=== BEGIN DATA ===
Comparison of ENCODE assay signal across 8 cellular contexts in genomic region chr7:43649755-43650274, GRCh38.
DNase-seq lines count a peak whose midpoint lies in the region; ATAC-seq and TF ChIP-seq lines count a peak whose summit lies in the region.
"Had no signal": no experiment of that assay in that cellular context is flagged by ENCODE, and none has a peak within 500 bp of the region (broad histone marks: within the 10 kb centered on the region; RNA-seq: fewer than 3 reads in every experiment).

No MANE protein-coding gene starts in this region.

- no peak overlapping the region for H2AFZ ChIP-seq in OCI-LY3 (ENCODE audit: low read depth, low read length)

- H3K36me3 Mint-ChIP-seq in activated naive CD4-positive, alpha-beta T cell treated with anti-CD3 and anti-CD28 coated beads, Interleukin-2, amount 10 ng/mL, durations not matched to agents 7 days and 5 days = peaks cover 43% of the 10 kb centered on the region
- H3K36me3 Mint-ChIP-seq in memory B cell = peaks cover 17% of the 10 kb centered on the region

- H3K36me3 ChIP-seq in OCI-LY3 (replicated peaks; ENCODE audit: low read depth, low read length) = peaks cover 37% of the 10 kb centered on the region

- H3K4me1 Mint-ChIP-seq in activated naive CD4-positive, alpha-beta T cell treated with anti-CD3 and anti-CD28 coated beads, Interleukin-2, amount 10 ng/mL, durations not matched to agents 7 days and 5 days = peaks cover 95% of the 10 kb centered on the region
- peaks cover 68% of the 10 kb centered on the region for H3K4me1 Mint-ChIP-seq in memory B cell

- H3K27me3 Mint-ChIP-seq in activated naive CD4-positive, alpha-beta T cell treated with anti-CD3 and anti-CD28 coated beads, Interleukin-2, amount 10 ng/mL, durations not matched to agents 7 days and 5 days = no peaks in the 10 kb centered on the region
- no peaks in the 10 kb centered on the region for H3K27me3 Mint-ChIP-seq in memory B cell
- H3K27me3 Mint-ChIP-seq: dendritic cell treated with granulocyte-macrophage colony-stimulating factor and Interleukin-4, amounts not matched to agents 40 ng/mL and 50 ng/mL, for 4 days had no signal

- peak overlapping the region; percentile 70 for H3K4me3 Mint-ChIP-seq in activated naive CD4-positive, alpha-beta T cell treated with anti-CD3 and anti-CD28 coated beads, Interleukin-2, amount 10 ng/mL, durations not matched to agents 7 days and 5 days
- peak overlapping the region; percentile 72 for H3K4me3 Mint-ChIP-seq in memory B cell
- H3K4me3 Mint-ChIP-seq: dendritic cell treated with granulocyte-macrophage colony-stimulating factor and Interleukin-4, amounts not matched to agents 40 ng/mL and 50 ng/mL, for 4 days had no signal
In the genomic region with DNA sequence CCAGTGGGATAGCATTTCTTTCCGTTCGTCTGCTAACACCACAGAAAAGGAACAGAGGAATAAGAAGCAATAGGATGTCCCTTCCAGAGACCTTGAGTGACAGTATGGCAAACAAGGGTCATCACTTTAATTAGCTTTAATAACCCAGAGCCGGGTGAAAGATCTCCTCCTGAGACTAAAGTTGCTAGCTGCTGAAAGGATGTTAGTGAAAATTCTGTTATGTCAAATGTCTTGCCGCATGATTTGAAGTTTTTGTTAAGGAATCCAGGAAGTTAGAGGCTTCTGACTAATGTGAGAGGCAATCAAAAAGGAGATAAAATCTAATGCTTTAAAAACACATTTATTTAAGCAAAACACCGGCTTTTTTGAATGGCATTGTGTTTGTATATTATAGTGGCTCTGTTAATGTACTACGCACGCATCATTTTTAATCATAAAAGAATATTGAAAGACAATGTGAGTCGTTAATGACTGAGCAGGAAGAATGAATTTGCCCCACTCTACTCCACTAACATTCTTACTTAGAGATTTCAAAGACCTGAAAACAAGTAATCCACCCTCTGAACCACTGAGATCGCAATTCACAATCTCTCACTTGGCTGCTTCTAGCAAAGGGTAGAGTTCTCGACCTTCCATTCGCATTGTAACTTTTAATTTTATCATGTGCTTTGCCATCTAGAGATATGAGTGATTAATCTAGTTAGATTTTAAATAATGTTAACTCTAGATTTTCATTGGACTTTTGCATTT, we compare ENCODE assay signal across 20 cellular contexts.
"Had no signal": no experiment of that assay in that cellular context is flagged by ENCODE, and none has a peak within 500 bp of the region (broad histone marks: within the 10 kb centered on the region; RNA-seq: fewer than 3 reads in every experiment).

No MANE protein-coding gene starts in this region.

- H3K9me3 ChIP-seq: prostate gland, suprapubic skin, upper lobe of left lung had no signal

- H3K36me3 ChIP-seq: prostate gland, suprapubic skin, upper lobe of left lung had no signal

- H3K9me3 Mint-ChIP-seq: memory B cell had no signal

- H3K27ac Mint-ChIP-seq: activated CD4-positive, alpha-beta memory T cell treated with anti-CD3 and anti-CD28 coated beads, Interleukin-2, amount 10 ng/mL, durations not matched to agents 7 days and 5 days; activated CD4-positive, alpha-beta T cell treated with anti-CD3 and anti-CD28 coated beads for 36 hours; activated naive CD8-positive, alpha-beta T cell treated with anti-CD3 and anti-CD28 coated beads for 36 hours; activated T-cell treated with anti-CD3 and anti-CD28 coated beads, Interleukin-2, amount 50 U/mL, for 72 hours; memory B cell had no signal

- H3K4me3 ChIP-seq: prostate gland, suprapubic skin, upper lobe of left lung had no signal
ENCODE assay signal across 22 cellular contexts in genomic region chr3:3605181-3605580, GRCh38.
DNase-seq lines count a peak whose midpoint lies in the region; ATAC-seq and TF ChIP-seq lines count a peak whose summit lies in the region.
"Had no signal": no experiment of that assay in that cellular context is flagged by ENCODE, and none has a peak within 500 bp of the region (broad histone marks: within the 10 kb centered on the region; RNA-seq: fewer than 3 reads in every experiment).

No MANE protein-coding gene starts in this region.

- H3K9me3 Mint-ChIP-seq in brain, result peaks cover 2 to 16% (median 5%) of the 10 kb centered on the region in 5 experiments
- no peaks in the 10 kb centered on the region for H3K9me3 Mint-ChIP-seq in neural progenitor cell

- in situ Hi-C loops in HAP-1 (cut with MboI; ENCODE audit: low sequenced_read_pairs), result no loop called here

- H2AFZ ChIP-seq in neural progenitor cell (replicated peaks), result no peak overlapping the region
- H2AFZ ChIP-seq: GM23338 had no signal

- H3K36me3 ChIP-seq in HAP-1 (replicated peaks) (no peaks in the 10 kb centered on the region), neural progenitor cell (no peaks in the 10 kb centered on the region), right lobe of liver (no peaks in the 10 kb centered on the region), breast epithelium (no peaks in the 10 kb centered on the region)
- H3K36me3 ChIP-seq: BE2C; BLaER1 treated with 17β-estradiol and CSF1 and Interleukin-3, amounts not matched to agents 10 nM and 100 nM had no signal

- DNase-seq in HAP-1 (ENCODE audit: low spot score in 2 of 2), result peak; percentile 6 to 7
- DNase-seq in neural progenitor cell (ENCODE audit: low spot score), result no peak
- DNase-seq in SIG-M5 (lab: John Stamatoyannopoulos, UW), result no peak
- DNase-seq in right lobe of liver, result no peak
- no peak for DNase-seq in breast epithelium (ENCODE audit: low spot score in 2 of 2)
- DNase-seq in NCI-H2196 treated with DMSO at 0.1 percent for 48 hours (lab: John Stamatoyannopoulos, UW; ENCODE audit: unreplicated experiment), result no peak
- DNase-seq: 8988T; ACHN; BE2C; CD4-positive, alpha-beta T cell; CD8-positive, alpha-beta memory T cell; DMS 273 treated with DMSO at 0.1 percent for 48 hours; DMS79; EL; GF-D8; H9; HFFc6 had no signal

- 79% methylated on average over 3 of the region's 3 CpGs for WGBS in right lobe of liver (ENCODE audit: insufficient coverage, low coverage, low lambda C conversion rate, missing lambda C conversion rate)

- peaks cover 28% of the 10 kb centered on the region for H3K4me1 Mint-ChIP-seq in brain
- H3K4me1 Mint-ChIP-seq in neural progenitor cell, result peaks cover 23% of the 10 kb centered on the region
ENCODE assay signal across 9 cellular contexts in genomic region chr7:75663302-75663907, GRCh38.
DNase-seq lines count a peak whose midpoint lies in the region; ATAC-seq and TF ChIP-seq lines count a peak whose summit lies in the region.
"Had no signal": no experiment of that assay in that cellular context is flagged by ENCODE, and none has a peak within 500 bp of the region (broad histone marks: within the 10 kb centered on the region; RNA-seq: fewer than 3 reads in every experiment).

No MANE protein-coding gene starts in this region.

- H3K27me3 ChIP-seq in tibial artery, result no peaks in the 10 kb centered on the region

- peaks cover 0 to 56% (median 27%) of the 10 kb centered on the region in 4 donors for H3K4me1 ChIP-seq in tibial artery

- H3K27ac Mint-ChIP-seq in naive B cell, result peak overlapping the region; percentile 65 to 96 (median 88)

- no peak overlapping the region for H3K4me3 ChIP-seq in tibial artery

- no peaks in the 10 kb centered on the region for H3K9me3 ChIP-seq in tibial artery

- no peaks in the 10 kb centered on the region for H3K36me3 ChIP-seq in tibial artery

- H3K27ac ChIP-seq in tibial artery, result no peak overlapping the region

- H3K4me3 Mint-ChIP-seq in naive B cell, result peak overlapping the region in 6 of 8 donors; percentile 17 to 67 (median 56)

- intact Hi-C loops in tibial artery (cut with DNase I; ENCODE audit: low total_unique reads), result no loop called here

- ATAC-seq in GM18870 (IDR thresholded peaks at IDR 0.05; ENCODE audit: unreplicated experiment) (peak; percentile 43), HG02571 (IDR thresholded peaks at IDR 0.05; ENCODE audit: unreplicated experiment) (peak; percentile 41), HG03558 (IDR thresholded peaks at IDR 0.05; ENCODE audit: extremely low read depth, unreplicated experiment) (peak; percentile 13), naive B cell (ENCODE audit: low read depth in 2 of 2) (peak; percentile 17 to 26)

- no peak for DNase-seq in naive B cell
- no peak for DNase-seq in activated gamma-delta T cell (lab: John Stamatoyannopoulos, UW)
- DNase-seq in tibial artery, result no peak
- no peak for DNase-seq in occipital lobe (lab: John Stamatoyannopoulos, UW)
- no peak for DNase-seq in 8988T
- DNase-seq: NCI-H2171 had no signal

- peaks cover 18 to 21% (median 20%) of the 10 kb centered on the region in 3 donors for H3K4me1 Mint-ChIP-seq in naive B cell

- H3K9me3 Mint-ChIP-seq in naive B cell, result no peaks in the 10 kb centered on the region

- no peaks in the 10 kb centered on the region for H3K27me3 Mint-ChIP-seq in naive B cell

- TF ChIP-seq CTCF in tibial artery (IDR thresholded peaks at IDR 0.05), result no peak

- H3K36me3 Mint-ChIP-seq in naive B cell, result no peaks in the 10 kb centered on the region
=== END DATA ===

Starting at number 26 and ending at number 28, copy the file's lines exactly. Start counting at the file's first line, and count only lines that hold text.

DNase-seq lines count a peak whose midpoint lies in the region; ATAC-seq and TF ChIP-seq lines count a peak whose summit lies in the region.
"Had no signal": no experiment of that assay in that cellular context is flagged by ENCODE, and none has a peak within 500 bp of the region (broad histone marks: within the 10 kb centered on the region; RNA-seq: fewer than 3 reads in every experiment).

No MANE protein-coding gene starts in this region.